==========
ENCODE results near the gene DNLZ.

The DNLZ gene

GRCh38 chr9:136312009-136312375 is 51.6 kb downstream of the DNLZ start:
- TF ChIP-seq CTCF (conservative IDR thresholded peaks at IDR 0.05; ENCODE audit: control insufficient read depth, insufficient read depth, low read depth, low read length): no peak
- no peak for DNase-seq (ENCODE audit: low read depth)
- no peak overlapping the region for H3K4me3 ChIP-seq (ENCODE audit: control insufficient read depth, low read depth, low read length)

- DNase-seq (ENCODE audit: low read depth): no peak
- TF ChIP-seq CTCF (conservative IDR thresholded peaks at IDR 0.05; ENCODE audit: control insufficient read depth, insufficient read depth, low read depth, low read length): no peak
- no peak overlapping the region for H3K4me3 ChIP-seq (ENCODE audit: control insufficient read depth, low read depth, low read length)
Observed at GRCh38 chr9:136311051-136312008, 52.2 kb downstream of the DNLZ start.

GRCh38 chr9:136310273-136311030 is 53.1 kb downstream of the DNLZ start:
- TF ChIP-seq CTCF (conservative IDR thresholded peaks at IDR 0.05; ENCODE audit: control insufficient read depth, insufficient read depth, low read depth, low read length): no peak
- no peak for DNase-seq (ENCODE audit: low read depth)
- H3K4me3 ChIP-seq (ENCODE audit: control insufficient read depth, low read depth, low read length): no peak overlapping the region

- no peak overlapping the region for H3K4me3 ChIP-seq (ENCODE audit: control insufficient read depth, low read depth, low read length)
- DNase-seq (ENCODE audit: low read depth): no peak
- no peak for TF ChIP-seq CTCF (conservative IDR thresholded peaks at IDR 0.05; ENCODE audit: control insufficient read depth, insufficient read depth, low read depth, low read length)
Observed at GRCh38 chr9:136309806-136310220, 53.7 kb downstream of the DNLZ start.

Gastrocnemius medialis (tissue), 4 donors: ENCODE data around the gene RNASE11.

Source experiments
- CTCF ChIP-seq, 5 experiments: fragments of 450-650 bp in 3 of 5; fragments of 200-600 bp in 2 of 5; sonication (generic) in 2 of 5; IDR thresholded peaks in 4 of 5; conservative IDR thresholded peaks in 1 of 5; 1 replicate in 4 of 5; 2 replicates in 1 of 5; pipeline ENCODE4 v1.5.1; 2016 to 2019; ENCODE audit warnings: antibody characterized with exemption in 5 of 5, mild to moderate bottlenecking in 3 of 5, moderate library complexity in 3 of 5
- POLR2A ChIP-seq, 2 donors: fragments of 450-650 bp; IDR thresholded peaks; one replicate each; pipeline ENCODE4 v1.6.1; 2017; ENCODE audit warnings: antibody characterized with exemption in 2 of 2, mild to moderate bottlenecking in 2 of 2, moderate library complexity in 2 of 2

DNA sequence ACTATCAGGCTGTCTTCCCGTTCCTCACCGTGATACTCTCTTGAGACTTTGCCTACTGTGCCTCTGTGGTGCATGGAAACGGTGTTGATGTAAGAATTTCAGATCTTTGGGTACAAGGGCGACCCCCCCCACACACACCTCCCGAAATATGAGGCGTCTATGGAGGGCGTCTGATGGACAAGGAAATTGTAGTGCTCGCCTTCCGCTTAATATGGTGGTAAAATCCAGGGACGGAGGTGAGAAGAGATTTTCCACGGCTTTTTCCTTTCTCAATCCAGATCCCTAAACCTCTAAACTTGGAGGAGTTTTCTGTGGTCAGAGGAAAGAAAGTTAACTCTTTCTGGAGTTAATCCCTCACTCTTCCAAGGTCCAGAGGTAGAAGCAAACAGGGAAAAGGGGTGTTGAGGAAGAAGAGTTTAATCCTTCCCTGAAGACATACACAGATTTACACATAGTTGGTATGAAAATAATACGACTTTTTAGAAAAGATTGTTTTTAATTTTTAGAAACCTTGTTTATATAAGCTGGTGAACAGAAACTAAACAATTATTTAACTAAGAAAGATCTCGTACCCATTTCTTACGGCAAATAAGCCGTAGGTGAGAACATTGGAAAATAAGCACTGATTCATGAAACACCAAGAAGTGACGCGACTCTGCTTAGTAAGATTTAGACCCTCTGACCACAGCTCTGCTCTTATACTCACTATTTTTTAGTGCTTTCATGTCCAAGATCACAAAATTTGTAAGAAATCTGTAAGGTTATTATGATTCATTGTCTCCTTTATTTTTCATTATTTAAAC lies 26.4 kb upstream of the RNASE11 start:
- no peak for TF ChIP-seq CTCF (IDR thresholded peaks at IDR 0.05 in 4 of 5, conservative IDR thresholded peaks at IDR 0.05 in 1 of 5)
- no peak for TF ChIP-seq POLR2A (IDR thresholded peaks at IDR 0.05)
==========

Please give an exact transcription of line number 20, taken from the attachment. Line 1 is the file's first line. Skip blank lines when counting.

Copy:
Source experiments